A team of MIT scientists has created the first completely digitally manufactured plasma sensors — also known as retarding potential analyzers (RPAs) — for orbiting spacecraft. The sensors are used by satellites to determine the chemical composition and ion energy distribution of the atmosphere.
The 3D-printed, laser-cut hardware performed on par with expensive, state-of-the-art semiconductor plasma sensors that were manufactured in a cleanroom. By contrast, the 3D-printed sensors can be produced for tens of dollars in a matter of days.
Their low cost and speedy production make the sensors ideal for CubeSats, and they’re often used for communication and environmental monitoring in Earth’s upper atmosphere.
The researchers developed RPAs using a glass-ceramic material more durable than traditional sensor materials (e.g., silicon and thin-film coatings). Using the glass-ceramic in a fabrication process that was developed for 3D printing with plastics enabled the team to create sensors with complex shapes that could withstand the wide temperature swings a spacecraft would encounter.
“Additive manufacturing can make a big difference in the future of space hardware,” said Luis Fernando Velásquez-García, Principal Scientist, MIT’s Microsystems Technology Laboratories. “Some people think that when you 3D-print something, you have to concede less performance. But we’ve shown that is not always the case. Sometimes there is nothing to trade off.”
An RPA was first used in a space mission way back in 1959. How it works is the sensors detect the energy in ions, or charged particles, that are floating in plasma. Aboard an orbiting spacecraft, they measure energy and conduct chemical analyses that can help scientists predict the weather or monitor climate change.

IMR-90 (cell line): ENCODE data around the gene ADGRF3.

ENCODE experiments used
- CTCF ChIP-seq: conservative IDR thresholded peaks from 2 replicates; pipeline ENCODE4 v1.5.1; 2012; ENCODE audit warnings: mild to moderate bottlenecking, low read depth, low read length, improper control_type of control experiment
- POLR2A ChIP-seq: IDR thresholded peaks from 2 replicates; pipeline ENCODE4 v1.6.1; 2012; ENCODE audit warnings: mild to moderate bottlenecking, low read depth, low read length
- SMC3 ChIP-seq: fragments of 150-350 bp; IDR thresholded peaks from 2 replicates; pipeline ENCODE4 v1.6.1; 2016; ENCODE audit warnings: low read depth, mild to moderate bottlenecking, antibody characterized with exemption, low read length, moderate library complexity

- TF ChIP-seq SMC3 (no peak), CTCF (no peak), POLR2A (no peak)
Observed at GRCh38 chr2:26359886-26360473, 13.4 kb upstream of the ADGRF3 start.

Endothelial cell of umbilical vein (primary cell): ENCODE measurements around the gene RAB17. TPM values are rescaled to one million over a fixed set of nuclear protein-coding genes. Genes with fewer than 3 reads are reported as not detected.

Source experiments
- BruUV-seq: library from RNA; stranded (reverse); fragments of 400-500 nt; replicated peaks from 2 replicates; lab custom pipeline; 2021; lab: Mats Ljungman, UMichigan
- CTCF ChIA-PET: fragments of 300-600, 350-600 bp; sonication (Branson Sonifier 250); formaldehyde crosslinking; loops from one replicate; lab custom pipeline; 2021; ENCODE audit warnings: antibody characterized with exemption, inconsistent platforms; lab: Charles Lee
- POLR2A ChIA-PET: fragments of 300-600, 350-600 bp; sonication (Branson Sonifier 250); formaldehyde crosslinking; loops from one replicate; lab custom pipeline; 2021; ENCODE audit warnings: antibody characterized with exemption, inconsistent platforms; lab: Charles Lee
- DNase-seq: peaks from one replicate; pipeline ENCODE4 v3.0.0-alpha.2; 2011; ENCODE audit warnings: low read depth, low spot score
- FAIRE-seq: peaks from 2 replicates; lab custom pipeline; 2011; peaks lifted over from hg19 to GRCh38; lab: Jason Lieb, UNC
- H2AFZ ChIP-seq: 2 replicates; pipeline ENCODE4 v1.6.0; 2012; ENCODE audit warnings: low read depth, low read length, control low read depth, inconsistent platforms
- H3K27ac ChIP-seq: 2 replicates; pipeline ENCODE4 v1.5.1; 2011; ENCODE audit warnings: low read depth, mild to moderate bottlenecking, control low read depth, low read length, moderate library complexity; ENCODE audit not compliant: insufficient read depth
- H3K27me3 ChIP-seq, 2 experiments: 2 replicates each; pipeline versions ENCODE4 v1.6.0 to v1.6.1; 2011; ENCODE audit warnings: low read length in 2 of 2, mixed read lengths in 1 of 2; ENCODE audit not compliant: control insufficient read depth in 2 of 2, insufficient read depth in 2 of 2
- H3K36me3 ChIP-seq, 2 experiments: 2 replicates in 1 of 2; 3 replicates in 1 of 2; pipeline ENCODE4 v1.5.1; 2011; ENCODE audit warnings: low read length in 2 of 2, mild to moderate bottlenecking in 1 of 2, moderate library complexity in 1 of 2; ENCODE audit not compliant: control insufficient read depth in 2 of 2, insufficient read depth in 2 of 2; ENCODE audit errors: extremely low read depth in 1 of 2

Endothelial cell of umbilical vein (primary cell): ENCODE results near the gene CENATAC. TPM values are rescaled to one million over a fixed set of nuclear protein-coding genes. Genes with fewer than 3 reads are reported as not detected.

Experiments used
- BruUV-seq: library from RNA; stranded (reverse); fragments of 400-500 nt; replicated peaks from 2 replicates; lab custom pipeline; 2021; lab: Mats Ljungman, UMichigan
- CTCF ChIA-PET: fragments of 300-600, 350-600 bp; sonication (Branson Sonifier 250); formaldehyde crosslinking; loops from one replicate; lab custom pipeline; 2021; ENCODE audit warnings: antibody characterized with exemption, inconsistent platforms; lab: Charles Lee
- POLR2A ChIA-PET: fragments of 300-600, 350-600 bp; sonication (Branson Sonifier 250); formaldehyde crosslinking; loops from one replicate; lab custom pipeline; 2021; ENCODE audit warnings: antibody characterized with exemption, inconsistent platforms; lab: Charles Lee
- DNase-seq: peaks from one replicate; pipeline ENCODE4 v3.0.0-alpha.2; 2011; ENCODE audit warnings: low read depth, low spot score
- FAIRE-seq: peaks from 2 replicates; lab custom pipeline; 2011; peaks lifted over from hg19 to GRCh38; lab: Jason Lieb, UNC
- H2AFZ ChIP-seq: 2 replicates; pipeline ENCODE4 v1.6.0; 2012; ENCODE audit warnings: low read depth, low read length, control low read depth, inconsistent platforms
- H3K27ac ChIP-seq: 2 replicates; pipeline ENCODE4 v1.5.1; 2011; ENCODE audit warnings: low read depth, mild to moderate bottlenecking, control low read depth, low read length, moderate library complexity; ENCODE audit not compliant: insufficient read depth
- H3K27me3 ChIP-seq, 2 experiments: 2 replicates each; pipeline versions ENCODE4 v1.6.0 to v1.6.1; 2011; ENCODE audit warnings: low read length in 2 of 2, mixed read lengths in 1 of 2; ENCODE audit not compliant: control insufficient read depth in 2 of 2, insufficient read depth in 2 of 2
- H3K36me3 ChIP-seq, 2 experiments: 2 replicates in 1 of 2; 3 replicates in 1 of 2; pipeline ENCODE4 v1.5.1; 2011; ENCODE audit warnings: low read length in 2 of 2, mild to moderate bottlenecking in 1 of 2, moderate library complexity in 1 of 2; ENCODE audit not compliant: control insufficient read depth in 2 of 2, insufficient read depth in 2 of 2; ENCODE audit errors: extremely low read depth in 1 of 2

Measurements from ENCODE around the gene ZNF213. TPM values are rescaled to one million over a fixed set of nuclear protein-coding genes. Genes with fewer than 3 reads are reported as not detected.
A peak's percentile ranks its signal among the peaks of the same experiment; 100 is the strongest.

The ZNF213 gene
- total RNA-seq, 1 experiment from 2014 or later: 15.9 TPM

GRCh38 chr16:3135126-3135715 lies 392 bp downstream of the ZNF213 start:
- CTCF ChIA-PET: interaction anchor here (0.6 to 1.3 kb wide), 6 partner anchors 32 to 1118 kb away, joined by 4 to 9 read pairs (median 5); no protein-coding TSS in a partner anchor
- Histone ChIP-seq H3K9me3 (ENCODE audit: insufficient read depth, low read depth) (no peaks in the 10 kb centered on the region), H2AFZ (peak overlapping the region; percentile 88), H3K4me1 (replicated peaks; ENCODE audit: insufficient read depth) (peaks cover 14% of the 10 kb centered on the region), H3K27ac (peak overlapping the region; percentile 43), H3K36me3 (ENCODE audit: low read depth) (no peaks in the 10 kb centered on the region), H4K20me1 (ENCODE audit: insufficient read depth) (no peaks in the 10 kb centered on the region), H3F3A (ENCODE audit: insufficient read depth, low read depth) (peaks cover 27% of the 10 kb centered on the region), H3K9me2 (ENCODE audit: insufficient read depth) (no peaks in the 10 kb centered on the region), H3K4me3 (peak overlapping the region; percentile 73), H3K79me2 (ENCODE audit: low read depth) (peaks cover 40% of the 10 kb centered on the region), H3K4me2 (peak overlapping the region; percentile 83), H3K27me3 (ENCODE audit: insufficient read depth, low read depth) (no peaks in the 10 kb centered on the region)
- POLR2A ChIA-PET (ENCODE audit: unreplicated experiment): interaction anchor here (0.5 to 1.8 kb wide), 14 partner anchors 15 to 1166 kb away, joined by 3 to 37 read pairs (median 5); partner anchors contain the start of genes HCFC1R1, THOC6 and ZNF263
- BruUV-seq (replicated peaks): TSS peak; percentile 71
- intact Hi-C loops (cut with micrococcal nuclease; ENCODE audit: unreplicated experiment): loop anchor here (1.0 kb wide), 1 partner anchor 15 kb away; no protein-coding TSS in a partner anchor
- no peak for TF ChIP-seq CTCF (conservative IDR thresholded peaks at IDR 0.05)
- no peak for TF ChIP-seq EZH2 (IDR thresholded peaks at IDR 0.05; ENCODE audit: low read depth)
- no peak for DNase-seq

The sensors contain a series of electrically charged meshes dotted with tiny holes. As plasma passes through the holes, electrons and other particles are removed until only ions remain. These ions then create an electric current measured and analyzed by the sensor.
The housing structure that aligns the meshes must be electrically insulating while also being able to withstand sudden, drastic temperature swings. The team used Vitrolite — a printable, glass-ceramic material. Vitrolite, pioneered in the early 20th century, was often used in colorful tiles that became a common sight in art deco buildings; it can withstand temperatures as high as 800 °C without breaking down. Conversly, polymers used in semiconductor RPAs start to melt at 400 °C.
“When you make this sensor in the cleanroom, you don’t have the same degree of freedom to define materials and structures and how they interact together,” said Velásquez-García. “What made this possible is the latest developments in additive manufacturing.”
The team used vat polymerization, a decades-old process for additive manufacturing with polymers or resins. With vat polymerization, a 3D structure is built one layer at a time by submerging it repeatedly into a vat of liquid material — Vitrolite, in this instance.
UV light is used to cure the material after each layer is added before the platform is submerged again. Each layer is only 100 microns thick — about the diameter of a human hair — which enables the creation of smooth, pore-free, complex ceramic shapes.
Since the sensors were cheap and easy to produce, the team prototyped four designs. One design was especially effective at capturing and measuring a wide range of plasmas, a la a satellite in orbit, while another was well-suited for sensing extremely dense and cold plasmas.
Going forward, the team wants to enhance the fabrication process. Reducing the thickness of layers or pixel size in glass-ceramic vat polymerization could create complex hardware that is even more precise. Also, fully additively manufacturing the sensors would make them compatible with in-space manufacturing. The team also hopes to explore the use of artificial intelligence to optimize sensor design for specific use cases.